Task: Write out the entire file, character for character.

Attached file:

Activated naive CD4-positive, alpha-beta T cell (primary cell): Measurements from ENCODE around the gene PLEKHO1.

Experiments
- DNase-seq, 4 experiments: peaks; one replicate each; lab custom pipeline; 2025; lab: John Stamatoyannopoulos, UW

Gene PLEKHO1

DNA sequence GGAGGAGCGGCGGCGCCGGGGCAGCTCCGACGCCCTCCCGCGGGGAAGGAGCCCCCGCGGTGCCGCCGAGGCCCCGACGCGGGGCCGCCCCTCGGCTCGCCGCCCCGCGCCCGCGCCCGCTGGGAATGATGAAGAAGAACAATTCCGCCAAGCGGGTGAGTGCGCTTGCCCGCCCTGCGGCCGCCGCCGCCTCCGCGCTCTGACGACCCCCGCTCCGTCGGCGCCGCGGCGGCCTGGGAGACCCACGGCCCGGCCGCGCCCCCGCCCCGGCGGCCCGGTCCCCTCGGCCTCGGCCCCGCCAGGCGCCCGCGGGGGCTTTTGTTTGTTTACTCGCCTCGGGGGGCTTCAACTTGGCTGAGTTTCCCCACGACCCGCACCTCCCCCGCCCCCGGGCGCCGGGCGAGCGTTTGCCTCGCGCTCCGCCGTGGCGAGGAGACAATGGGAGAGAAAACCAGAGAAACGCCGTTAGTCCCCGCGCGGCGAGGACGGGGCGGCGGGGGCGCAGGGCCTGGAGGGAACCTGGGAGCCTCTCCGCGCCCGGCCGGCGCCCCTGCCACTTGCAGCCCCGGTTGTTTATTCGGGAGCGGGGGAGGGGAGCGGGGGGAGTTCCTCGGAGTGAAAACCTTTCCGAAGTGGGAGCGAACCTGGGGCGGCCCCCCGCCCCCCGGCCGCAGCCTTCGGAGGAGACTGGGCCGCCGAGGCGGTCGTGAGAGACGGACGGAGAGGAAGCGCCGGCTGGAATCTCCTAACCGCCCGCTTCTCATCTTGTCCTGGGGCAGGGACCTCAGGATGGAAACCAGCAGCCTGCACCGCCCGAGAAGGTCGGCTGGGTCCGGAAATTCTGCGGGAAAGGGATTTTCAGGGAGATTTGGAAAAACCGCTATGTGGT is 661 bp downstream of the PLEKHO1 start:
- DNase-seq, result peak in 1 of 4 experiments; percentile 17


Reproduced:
Activated naive CD4-positive, alpha-beta T cell (primary cell): Measurements from ENCODE around the gene PLEKHO1.

Experiments
- DNase-seq, 4 experiments: peaks; one replicate each; lab custom pipeline; 2025; lab: John Stamatoyannopoulos, UW

Gene PLEKHO1

DNA sequence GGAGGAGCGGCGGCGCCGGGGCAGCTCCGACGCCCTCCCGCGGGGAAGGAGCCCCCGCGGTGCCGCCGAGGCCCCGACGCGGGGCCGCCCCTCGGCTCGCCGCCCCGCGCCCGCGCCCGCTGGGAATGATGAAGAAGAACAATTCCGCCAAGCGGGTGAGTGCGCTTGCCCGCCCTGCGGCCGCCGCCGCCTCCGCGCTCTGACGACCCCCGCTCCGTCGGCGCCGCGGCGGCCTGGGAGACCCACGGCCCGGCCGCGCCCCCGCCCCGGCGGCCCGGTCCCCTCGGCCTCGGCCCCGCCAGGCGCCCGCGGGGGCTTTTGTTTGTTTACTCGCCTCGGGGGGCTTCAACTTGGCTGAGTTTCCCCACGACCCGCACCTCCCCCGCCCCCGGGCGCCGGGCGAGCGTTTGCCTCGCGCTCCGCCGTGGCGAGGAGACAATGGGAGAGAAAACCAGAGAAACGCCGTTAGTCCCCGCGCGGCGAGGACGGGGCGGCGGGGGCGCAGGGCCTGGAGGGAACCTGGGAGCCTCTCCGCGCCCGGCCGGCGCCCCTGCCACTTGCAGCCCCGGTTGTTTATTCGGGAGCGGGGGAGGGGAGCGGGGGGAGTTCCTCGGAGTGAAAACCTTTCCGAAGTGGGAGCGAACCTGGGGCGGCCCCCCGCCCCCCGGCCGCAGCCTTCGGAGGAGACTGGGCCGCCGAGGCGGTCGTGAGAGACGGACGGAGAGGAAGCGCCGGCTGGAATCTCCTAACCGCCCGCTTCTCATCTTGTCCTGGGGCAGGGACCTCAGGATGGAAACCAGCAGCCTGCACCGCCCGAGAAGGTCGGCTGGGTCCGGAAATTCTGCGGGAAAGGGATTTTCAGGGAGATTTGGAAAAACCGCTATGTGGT is 661 bp downstream of the PLEKHO1 start:
- DNase-seq, result peak in 1 of 4 experiments; percentile 17